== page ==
where yijk is the ijkth observation for the analyzed trait, Si and Bj are the systematic effects for sex (male or female) and batch (eight levels in the whole analysis, three or five levels in the analysis of BC1 or F3 + BC2 pigs), uk is the random polygenic effect of the kth individual, xk is a covariable (individual age, body or carcass weight in different analyses) and b its respective slope, a is the QTL additive effect; Pak is the additive coefficient calculated as Pak = Pr(QQ) - Pr(qq), the probability of the kth individual being homozygous for alleles of Iberian origin minus the probability of being homozygous of alleles of Landrace origin and eijk is the random residual. The infinitesimal genetic effect was treated as random, with covariance Aσu2A being the numerator relationship matrix. A single residual variance is assumed for all generations (F3, BC1 and BC2). A similar model fitting different QTL effects was used for performing complementary analyses to test the hypothesis of two QTLs mapping in different positions of the same chromosome and with effects a1 and a2 on the same trait:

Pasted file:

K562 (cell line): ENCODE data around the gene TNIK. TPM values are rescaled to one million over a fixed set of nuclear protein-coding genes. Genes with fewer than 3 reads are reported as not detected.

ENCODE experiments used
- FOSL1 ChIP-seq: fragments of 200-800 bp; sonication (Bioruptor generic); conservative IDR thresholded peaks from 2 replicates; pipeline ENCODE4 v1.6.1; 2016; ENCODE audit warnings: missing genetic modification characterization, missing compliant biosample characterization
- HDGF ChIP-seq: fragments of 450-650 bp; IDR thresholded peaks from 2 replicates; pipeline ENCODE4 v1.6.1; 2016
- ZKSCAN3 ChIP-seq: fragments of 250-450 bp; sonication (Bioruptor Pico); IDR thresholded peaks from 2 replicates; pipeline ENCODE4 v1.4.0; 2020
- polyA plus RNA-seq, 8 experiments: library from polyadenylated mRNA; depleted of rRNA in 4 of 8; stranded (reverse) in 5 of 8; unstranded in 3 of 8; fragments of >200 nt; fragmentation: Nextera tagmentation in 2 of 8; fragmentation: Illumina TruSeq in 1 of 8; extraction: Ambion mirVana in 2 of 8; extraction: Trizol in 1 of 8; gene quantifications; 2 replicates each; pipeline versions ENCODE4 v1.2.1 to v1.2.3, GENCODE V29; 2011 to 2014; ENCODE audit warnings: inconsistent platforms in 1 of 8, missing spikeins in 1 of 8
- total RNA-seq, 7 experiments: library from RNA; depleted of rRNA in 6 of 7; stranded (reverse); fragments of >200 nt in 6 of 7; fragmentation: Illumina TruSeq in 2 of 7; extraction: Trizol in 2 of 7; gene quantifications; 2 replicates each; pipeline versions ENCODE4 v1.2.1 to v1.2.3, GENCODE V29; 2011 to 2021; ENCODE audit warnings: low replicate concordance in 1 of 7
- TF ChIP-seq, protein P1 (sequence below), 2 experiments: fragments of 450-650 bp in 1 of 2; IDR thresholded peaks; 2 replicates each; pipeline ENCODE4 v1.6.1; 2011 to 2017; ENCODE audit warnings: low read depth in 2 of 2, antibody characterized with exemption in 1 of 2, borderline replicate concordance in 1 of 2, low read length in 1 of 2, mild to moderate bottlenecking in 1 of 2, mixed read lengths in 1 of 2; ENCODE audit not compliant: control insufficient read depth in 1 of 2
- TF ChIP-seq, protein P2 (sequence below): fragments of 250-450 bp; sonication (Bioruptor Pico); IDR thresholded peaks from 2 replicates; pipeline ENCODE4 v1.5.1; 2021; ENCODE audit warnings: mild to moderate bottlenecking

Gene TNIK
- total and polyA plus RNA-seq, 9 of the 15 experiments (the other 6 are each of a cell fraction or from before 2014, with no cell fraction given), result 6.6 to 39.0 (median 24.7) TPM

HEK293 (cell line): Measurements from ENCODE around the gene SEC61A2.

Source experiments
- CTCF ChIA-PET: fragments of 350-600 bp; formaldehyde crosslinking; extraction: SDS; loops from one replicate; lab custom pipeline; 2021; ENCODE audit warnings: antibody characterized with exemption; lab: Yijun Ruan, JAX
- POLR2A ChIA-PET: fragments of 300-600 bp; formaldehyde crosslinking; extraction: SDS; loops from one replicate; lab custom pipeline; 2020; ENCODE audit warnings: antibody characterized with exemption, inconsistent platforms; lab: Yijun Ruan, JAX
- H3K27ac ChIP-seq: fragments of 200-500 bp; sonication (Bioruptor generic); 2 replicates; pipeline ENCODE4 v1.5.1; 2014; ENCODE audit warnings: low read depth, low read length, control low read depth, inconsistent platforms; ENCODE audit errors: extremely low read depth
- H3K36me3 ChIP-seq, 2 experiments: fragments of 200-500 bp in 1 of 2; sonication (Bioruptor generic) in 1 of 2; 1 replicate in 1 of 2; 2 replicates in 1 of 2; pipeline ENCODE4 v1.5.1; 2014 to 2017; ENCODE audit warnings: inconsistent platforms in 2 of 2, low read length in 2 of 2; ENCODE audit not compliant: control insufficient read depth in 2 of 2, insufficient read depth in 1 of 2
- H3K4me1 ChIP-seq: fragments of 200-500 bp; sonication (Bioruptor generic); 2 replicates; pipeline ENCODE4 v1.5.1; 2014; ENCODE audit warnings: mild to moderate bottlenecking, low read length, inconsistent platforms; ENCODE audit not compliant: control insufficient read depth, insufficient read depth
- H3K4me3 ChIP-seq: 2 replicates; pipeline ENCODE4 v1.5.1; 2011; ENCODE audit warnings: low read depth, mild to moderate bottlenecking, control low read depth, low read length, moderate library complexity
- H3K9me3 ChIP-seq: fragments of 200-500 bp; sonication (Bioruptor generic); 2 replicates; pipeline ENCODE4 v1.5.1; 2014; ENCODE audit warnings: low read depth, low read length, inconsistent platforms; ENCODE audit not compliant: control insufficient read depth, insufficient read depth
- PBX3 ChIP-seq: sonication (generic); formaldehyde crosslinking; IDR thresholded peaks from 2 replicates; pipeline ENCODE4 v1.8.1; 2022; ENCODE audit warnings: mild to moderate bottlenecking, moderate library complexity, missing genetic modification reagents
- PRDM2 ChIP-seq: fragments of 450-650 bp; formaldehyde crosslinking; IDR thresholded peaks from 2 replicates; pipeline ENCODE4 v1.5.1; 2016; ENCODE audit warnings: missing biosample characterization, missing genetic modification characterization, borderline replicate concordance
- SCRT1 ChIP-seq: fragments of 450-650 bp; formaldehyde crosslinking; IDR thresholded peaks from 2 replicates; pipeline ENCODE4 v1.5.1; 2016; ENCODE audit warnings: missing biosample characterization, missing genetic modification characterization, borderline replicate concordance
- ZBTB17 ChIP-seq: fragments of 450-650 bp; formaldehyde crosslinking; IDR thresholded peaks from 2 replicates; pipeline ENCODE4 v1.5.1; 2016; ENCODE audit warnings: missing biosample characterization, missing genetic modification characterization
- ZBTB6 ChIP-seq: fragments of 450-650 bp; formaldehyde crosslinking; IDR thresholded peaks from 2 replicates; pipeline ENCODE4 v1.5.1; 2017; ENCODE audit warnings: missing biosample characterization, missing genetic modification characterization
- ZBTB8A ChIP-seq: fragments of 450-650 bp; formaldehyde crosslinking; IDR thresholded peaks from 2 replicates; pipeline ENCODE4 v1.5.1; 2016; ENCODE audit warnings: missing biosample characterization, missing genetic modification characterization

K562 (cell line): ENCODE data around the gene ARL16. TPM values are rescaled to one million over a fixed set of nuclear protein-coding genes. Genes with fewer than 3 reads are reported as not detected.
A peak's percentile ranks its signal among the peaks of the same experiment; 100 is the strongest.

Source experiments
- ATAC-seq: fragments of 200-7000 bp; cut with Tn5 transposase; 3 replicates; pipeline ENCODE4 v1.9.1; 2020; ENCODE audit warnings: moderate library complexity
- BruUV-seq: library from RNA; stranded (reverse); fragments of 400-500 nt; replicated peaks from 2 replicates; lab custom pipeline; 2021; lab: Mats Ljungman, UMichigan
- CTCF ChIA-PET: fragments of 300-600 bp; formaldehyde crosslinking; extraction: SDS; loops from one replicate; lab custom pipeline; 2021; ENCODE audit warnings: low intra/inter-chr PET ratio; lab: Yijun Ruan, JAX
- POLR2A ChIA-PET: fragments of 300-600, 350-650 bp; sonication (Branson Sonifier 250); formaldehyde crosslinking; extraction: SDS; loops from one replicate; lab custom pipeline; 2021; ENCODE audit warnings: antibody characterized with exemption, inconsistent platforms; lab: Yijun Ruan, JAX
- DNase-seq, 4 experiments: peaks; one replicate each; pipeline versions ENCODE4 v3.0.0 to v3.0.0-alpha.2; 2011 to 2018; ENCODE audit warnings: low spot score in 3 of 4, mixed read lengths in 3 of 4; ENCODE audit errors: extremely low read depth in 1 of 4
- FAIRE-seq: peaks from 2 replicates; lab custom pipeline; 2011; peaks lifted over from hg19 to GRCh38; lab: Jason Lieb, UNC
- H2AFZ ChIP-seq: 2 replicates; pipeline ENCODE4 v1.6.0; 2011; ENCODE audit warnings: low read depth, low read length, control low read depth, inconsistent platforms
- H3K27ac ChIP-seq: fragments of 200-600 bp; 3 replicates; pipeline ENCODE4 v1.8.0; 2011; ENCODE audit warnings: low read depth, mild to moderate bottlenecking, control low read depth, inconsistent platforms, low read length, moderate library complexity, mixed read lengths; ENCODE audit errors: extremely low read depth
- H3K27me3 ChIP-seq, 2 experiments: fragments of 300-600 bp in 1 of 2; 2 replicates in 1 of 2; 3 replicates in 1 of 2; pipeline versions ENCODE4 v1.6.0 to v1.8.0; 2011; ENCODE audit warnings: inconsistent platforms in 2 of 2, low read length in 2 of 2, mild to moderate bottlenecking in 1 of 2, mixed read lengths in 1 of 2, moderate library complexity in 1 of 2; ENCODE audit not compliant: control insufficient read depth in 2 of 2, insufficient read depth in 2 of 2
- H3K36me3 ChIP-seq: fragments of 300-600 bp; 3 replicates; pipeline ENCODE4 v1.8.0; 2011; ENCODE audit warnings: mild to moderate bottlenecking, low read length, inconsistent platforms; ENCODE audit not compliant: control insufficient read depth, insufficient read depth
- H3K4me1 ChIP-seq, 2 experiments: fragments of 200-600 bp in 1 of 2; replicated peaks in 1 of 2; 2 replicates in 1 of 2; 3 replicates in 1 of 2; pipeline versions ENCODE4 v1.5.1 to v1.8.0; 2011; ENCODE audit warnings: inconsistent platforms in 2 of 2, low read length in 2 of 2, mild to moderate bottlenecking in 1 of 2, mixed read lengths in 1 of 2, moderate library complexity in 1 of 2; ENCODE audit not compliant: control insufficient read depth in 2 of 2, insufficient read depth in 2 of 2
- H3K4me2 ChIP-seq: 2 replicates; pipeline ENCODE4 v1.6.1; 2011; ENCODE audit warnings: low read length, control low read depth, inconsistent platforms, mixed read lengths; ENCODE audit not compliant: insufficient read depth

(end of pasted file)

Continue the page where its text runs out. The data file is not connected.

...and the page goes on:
<a onClick="popup('http://www.biomedcentral.com/1471-2156/13/41/mathml/M2','MathML',630,470);return false;" target="_blank" href="http://www.biomedcentral.com/1471-2156/13/41/mathml/M2">View MathML</a>

(2)

Finally, joint analyses for two traits were performed to test possible pleiotropic effects of some QTL. The used model was equivalent to the basic, but here the (co)variances of the infinitesimal genetic effects are A<a onClick="popup('http://www.biomedcentral.com/1471-2156/13/41/mathml/M3','MathML',630,470);return false;" target="_blank" href="http://www.biomedcentral.com/1471-2156/13/41/mathml/M3">View MathML</a>, where ⊗ denotes the Kronecker product and the subindices y and z correspond to the traits.